The Ford Probe – Cult Classic, Not Best Seller

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By Chris Pollitt

From the moment Ford put the final nail into the Capri’s coffin in 1986, we were asking for a new one. While the Capri perhaps ended its life under a cloud, thanks to being overshadowed by the emergence of the hot hatch, there was no escaping that for many the Capri was the ultimate in sporting Fords. Long, elegant, powerful (ish), it was Europe’s Mustang, it was our muscle car. So when Ford ushered it off, we waited with bated breath to see what the designers would see fit to replace it with. We were waiting for a while. 

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Ford wasn’t brave enough to launch a replacement for the Capri immediately. Instead, Ford watched as the automotive landscape twisted and evolved. Ford had binned the Capri because the market for ‘long bonnet’ sports cars was drying up. Certainly, Ford had contributed to significantly with cars like the XR2, the XR3, the XR4 and of course, the mighty Sierra RS Cosworth. Performance had found a new home, and it was with the traditional hatchbacks. There was no place in dealerships for dedicated sports cars. At least not in the ‘80s. By the early ‘90s, however, things were changing. 

Volkswagen had the Corrado, Vauxhall had the Calibra, Nissan had the Silvia and Toyota had the Supra, and we were buying them. Lots of them. Time, it seemed, had been kind to the notion of a sports car. The only problem was, Ford of Europe had nothing to bring to the party. As such, it had to raid the drawers of Ford America. What it pulled out was the Probe

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This is the thing that gets overlooked here in the UK. The Probe we got was actually the second generation of the car. The first generation was available in the States from ‘88 to ‘92, though it was nowhere near as handsome as the car we got. However, it was a car built between Ford and Mazda. In fact, the first Probe was based on the GD platform (same as the 626 of the time). The first Probe proved how well Ford and Mazda could play together, and as such, it greenlit a second version. 

The second, or European Probe, was again based on a Mazda platform and as such, boasted Mazda engines in the form of a 2.0 inline-four or a 2.6 V6. The mechanicals were all Mazda. In fact, the only thing Ford did was the styling. This generation of Probe is actually 60% Mazda and 40% Ford, despite Ford being the parent company. 

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Mimi Vandermolen designed the Probe, having moved on from being in charge of the interior design of Ford’s highly successful Taurus (the same car RoboCop drove). She was given free reign to create a new Probe, just so long as it could be draped over the oily bits of what was in essence a Mazda 626. And design she did. The Probe looked like a car from the future, not the early ‘90s. It was sleek, it was low and wide, it had pop-up headlights, it was ace. The interior, too, was special. Tall ‘tombstone’ seats upfront, lashings of leather on some models, it was a pleasant place to be. The glass architecture let in plenty of light, too, so drivers didn’t feel cooped up. It was actually a masterful piece of design by Vandermolen.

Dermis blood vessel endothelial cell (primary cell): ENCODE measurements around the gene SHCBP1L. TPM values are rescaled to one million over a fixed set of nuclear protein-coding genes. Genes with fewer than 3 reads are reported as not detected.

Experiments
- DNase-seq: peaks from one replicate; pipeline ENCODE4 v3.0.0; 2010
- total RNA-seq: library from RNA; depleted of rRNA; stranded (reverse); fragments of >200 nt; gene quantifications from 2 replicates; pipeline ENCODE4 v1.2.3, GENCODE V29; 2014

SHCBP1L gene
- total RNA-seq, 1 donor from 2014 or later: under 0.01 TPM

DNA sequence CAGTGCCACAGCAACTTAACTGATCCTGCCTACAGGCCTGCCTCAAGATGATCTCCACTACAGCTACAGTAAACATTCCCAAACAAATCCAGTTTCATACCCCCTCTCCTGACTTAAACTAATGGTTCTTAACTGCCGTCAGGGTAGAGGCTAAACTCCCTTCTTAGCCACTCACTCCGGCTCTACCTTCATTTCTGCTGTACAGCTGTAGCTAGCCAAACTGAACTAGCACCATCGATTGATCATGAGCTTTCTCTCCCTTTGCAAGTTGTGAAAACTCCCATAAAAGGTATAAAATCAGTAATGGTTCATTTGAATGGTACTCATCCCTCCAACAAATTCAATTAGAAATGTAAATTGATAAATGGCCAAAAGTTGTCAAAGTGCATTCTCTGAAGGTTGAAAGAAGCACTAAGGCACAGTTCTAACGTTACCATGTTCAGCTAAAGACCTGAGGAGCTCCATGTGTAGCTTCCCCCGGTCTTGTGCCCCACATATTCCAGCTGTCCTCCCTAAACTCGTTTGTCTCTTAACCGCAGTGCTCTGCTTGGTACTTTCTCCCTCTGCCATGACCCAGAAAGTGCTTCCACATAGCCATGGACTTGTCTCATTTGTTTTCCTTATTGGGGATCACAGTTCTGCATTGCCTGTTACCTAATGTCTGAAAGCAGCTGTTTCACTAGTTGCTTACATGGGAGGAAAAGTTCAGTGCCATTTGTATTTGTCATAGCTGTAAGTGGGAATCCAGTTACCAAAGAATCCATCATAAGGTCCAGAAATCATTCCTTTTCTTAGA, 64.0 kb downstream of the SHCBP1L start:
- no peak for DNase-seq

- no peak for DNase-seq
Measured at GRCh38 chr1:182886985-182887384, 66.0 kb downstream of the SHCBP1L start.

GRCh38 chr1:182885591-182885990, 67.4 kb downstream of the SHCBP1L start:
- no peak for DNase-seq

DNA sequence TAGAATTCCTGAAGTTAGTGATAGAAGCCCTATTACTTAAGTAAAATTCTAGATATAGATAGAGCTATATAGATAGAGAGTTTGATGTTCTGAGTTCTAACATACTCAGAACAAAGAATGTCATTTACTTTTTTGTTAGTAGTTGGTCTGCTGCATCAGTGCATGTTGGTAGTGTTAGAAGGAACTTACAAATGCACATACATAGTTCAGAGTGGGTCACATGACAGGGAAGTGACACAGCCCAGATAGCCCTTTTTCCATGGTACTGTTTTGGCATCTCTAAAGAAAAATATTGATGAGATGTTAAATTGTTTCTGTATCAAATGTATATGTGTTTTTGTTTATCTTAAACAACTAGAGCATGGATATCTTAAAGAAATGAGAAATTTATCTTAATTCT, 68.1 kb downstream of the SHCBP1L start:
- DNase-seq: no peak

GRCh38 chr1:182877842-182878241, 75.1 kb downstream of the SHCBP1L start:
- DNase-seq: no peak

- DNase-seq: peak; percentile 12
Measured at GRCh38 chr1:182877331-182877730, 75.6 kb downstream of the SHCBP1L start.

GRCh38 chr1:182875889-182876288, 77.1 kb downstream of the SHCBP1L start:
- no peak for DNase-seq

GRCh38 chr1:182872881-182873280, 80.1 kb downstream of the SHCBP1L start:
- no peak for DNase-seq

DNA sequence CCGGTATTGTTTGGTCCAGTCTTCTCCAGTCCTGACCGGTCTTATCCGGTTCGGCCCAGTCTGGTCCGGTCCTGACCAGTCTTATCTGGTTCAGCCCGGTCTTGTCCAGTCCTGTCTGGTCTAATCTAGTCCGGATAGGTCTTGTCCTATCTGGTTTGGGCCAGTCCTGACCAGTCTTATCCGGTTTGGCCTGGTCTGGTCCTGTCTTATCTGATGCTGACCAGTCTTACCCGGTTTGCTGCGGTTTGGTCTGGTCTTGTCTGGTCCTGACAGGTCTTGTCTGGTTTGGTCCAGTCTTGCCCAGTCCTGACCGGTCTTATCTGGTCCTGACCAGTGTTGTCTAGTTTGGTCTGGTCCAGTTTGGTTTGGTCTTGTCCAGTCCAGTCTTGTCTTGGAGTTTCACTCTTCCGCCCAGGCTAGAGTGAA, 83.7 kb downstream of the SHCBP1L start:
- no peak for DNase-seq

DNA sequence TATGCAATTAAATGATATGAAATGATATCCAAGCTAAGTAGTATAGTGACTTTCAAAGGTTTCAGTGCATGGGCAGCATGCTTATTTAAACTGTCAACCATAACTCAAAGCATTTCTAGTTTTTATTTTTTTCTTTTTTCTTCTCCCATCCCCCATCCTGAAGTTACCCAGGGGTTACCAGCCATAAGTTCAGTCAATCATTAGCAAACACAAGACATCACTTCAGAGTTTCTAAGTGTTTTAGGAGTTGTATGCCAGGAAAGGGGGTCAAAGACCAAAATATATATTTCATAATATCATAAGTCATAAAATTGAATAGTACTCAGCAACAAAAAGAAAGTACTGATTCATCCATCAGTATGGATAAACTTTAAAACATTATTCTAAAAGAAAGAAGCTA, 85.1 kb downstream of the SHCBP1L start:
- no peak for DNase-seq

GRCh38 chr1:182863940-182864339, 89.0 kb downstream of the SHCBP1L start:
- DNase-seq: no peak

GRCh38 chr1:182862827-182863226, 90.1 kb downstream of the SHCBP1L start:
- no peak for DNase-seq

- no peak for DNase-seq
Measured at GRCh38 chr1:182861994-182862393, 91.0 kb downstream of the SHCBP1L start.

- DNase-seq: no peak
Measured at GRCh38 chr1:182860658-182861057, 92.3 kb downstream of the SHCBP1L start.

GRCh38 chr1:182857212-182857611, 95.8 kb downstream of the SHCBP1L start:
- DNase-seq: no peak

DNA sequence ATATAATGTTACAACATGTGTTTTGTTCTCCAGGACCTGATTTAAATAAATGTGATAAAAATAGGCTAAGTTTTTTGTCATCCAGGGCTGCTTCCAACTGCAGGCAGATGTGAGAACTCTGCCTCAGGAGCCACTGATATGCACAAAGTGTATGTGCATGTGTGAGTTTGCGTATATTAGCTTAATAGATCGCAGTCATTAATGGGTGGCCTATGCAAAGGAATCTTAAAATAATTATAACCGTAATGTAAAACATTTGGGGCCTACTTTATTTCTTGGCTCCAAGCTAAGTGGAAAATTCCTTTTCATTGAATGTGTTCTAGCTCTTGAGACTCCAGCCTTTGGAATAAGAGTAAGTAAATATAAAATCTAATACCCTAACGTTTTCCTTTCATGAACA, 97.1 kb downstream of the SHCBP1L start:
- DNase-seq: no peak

It didn’t matter how well it was designed though, because Ford royally messed up the build. And the pricing. 

When the Probe was unveiled in the UK, we first stifled our giggles at the name. Then we looked at it and we liked it. Then Ford told us it was front, not rear-wheel drive. Nothing like a Capri. So then we hated it. Then Ford told us it would be twenty grand. Once we picked our jaws up off the floor (that’s £35k in today’s money – new Mustang money, and yes, the V8 one), we left dealerships. Those of us who persisted and slid behind the driver’s seat weren’t rewarded in terms of first impressions. The build quality was so bad it was laughable. Huge panel gaps, rubbish plastics, poor interior fit, bumps, squeaks and rattles aplenty. It was shocking. Ford wanted to sell 20,000 probes per year in the UK alone. In reality, it sold 15,000. In three years. Ouch. 

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Ford pressed on with the Probe for five years, during which time the partnership between it and Mazda fell apart. In the end, Ford canned the Probe in 1997. It was done. 

But what about now? Well, it seems time has been kind to the pop-up light Probe. Now, after years of being mocked, the car has a devoted and passionate following. This is in part due to it being a Ford, but also down to the car itself. The Probe is, once you iron out the bumps and rattles, a very good car. The engines were revvy and and powerful, the Mazda chassis was tight and responsive, it was incredibly comfortable and despite not being able to house adults in the back with any level of comfort, it was still practical. Kids could fit in the back, and the boot was huge. But above all else, the years have been kind to the lines of the Probe. 

In today’s automotive landscape, the Probe is a sleek, elegant and unfussy design. In a world where harsh angles and big light clusters seem to be the norm, the subtle and subdued look of the bullet-like Probe is welcome. It’s classy, dare we say it. It’s also now cool in a weird way, but then again, any car with pop-up headlights is. Was the Probe ahead of its time? Possibly. Was it marketed incorrectly and grossly overpriced? Definitely. Is it a car you should dismiss as a classic? Most definitely not. The Probe has earned its modern day following, and then some.

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